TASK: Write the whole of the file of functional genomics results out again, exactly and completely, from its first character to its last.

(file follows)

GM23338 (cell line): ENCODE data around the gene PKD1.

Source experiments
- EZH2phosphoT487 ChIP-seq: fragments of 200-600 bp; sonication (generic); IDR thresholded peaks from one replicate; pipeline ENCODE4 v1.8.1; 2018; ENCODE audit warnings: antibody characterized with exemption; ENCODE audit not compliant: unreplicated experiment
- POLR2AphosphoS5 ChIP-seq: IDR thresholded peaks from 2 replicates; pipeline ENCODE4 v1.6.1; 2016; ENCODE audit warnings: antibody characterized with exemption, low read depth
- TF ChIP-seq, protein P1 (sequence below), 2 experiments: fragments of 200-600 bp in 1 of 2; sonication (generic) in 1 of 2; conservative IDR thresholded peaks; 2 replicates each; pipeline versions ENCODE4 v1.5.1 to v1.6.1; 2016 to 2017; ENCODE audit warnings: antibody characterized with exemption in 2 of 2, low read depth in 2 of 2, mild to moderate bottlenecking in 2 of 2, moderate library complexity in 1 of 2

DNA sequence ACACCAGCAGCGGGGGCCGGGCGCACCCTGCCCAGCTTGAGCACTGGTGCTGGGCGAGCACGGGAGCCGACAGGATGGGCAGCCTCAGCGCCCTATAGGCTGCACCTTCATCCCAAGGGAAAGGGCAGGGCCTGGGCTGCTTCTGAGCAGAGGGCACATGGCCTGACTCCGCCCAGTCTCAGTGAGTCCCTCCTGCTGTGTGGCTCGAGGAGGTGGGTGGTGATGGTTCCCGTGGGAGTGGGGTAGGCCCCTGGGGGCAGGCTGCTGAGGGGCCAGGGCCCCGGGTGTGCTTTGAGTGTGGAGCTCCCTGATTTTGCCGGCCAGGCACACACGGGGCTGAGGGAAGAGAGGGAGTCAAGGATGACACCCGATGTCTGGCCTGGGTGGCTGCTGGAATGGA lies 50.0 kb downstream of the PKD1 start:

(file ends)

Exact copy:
GM23338 (cell line): ENCODE data around the gene PKD1.

Source experiments
- EZH2phosphoT487 ChIP-seq: fragments of 200-600 bp; sonication (generic); IDR thresholded peaks from one replicate; pipeline ENCODE4 v1.8.1; 2018; ENCODE audit warnings: antibody characterized with exemption; ENCODE audit not compliant: unreplicated experiment
- POLR2AphosphoS5 ChIP-seq: IDR thresholded peaks from 2 replicates; pipeline ENCODE4 v1.6.1; 2016; ENCODE audit warnings: antibody characterized with exemption, low read depth
- TF ChIP-seq, protein P1 (sequence below), 2 experiments: fragments of 200-600 bp in 1 of 2; sonication (generic) in 1 of 2; conservative IDR thresholded peaks; 2 replicates each; pipeline versions ENCODE4 v1.5.1 to v1.6.1; 2016 to 2017; ENCODE audit warnings: antibody characterized with exemption in 2 of 2, low read depth in 2 of 2, mild to moderate bottlenecking in 2 of 2, moderate library complexity in 1 of 2

DNA sequence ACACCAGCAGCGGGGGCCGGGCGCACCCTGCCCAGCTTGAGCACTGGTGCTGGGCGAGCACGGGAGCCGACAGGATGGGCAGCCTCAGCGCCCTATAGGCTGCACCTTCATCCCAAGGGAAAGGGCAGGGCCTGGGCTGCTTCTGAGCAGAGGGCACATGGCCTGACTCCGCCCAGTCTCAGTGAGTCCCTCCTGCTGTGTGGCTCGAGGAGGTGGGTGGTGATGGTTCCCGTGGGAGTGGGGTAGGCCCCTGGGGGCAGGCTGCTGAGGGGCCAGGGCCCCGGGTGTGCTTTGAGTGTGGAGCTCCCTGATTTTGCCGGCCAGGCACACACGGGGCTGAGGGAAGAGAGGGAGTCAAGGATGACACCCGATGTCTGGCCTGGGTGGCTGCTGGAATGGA lies 50.0 kb downstream of the PKD1 start: